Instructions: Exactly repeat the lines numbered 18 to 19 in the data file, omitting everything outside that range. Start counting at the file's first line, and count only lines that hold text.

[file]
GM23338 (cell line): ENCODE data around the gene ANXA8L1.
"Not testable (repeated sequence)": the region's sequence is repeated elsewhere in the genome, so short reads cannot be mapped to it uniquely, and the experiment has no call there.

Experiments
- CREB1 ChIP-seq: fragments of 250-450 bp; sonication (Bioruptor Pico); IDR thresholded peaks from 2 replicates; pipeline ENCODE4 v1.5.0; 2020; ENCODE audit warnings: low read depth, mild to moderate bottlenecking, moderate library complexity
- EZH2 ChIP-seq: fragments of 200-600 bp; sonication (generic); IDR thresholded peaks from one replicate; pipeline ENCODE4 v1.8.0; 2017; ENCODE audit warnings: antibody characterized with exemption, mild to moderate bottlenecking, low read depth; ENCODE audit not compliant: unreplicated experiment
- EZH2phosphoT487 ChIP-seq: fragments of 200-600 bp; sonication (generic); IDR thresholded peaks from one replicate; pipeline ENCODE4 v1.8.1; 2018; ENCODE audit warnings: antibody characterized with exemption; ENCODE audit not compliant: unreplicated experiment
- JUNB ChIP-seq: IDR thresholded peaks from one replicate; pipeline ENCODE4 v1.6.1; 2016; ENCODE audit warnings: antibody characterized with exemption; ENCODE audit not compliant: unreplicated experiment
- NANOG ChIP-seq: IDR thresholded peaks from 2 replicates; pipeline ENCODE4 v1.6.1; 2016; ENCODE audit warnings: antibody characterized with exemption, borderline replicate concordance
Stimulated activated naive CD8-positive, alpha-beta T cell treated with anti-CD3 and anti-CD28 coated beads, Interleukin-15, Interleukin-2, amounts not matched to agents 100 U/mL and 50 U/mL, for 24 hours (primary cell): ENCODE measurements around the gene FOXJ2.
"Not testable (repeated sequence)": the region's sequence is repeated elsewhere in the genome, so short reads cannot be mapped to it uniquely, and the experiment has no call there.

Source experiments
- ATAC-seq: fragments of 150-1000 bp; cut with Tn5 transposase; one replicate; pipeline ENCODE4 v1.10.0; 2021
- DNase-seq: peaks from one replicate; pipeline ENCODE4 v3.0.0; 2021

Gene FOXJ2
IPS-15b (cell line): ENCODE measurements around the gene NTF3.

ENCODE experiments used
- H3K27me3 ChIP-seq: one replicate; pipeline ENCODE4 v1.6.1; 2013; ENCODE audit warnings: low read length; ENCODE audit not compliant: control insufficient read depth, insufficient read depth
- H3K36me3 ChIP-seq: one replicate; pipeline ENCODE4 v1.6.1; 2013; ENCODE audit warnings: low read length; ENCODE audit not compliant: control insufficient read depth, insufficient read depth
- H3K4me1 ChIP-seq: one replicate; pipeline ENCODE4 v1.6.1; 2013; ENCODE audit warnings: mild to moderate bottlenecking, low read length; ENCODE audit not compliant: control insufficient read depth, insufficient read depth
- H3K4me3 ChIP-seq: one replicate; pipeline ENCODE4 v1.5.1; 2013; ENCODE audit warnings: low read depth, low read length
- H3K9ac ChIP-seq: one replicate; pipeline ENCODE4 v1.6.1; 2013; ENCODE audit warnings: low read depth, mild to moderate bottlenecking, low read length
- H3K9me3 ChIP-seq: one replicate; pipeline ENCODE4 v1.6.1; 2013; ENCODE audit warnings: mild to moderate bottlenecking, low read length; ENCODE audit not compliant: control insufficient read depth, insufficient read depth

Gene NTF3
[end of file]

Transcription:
- H3K36me3 ChIP-seq: one replicate; pipeline ENCODE4 v1.6.1; 2013; ENCODE audit warnings: low read length; ENCODE audit not compliant: control insufficient read depth, insufficient read depth
- H3K4me1 ChIP-seq: one replicate; pipeline ENCODE4 v1.6.1; 2013; ENCODE audit warnings: mild to moderate bottlenecking, low read length; ENCODE audit not compliant: control insufficient read depth, insufficient read depth